Horrible Hundred

Planning Before Pedaling

Some unnamed philosopher (or bike rider) once said, "A goal without a plan is just a wish."
Most competitive long-distance cyclists start their events with a plan to do well, not merely a wish to
do well.
Kim Freitas, a veteran of Paris-Brest-Paris, recommends thinking through three scenarios:
---the ride you expect to do
---the ride you hope to do
---the ride you fear
You don't need to be facing the rigors of a 1,200-km (745-mile) randonnee like PBP to use her advice. It works just as well for century rides or any distance that's a challenge for you.
Some riders actually prepare spreadsheets detailing time splits, average speeds and off-bike breaks, broken down over an event's distance. Others make it a mental exercise, judging pace by feel and experience. Either way, says endurance cycling coach John Hughes, thinking through the possibilities will help you make smart adjustments during the event.  Another veteran long-distance cyclist, Russ Loomis, wrote about ride planning in a recent newsletter published by the Ultra Marathon Cycling Association. Here's our paraphrase of Russ's advice, which works for all of us interested in riding long distances better.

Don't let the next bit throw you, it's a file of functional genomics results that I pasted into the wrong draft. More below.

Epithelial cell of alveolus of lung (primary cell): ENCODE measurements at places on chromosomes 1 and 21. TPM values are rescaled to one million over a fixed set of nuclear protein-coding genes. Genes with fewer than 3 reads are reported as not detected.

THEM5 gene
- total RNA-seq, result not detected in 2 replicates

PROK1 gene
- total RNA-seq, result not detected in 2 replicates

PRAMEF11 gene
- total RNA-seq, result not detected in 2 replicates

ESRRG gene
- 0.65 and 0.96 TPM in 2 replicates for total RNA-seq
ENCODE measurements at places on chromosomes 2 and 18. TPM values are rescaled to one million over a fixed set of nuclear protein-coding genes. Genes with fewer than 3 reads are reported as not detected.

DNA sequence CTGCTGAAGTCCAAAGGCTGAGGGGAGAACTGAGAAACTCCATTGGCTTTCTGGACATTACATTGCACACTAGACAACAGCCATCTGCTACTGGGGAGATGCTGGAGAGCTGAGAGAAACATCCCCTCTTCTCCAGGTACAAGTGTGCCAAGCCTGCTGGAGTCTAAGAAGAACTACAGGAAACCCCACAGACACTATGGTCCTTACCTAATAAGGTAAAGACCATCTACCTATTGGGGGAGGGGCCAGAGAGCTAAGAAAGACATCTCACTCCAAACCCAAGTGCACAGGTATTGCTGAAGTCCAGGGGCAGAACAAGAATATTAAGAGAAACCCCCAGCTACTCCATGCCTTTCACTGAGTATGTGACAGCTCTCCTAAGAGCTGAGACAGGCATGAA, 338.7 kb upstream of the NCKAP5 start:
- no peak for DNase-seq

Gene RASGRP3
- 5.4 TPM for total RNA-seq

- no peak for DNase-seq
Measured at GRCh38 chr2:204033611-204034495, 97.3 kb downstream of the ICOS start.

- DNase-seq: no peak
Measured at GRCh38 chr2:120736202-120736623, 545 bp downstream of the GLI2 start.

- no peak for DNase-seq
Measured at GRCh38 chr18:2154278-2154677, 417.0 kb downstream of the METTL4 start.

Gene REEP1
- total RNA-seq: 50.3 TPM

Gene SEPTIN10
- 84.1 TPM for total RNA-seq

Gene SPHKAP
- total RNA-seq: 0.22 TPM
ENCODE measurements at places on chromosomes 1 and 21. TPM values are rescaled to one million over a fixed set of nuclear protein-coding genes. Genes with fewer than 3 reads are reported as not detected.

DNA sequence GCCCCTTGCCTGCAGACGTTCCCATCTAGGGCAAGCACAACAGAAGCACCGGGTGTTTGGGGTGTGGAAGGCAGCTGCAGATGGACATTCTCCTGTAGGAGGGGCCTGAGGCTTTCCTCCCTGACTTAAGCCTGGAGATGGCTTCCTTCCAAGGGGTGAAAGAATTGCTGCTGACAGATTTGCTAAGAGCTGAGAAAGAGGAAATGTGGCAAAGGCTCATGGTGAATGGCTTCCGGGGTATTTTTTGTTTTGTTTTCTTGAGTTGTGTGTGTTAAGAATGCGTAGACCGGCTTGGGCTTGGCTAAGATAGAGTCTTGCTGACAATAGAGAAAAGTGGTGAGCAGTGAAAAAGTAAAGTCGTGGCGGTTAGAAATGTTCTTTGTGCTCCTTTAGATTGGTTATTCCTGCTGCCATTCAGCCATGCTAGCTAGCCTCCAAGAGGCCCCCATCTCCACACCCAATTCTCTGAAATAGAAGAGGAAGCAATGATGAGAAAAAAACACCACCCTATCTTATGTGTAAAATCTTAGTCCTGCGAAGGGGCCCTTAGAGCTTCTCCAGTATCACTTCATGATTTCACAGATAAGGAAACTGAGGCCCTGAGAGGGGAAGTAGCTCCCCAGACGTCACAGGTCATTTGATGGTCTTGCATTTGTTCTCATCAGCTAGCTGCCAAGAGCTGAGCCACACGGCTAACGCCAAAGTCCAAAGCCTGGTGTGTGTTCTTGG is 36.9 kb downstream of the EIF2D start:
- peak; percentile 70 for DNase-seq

---Set a realistic performance goal. It should be obtainable but still challenging.

---Evaluate your progress. If you're riding within your schedule, stick to it. Remember, "If it ain't broke
don't fix it." But, "If it ain't workin' try something else."

---Save some energy. Just because you're meeting your goal is no reason to get greedy. Stick with your plan. There is always a chance something could go wrong and require extra energy. If the wind turns against you or the hills are tougher than expected, your reserves will help you stay on track.

---Trust your plan. You spent time figuring out how to do your best ride. When other people are
pulling ahead it's not easy to watch them ride off. If they are stronger, you won't be able to stay with
them for long but you'll waste energy trying. If they are not stronger, you will catch them down the
road. And you will be feeling much better than they for keeping to your plan.

Note: Loomis stuck to his plan in the 1,200-km Boston-Montreal-Boston randonnee last month and
finished in 64 hours, 40 minutes. His goal was to break 65 hours.


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